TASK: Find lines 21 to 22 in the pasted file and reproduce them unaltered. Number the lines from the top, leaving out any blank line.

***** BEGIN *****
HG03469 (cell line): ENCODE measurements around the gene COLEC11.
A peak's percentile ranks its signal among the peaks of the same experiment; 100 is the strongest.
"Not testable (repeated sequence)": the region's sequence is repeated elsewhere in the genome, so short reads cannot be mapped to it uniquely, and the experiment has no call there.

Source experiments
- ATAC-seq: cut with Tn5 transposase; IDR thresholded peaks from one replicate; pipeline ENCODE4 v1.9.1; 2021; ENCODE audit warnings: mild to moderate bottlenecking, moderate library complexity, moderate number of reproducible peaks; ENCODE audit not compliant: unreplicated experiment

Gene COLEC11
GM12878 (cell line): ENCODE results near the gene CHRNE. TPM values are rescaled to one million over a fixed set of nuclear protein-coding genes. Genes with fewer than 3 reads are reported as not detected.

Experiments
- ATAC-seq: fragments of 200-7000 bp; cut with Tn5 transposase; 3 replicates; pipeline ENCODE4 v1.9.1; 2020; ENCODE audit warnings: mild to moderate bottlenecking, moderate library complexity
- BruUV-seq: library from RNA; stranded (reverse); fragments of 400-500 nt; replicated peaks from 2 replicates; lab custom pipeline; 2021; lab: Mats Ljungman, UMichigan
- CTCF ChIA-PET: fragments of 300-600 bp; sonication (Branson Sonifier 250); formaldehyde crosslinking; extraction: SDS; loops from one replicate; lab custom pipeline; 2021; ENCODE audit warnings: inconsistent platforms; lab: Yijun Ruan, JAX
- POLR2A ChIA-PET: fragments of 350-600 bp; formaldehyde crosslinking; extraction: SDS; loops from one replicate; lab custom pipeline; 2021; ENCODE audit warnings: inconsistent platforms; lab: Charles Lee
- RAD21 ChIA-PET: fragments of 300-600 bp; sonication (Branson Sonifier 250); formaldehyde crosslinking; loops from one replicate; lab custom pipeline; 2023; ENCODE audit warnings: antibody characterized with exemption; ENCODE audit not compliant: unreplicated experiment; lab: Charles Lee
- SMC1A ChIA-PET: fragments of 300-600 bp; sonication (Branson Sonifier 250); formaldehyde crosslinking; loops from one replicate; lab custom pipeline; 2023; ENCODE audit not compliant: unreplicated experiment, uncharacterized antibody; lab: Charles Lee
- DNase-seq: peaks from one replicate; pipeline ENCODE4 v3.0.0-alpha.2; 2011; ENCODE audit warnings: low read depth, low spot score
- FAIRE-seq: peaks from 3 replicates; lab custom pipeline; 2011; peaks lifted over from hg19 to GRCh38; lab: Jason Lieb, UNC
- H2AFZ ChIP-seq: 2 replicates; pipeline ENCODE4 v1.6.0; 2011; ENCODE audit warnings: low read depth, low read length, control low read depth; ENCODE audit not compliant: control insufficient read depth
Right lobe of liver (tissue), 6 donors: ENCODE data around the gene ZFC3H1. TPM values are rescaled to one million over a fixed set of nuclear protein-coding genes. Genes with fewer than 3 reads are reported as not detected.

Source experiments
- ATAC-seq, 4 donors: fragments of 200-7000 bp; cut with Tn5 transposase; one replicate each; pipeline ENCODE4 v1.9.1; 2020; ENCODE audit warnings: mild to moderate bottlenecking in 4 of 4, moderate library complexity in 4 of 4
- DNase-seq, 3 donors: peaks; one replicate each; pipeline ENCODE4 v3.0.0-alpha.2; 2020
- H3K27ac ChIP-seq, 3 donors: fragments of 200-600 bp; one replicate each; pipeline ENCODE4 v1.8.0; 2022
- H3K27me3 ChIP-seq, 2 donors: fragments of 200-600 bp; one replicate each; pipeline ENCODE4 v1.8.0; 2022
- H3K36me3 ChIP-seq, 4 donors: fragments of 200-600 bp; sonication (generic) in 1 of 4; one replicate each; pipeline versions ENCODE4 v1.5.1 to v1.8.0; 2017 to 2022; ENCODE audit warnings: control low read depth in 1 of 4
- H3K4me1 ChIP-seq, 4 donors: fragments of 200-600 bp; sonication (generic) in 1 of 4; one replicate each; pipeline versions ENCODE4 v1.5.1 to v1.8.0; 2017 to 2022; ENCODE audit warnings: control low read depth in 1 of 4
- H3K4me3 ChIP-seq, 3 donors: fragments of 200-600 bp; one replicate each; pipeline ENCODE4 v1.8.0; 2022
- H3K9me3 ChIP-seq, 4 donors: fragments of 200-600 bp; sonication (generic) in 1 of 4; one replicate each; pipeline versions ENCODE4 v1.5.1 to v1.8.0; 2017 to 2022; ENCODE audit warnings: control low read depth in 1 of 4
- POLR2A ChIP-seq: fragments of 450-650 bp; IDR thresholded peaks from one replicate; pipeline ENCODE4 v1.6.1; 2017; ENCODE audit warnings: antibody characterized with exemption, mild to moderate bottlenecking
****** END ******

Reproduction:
- DNase-seq, 3 donors: peaks; one replicate each; pipeline ENCODE4 v3.0.0-alpha.2; 2020
- H3K27ac ChIP-seq, 3 donors: fragments of 200-600 bp; one replicate each; pipeline ENCODE4 v1.8.0; 2022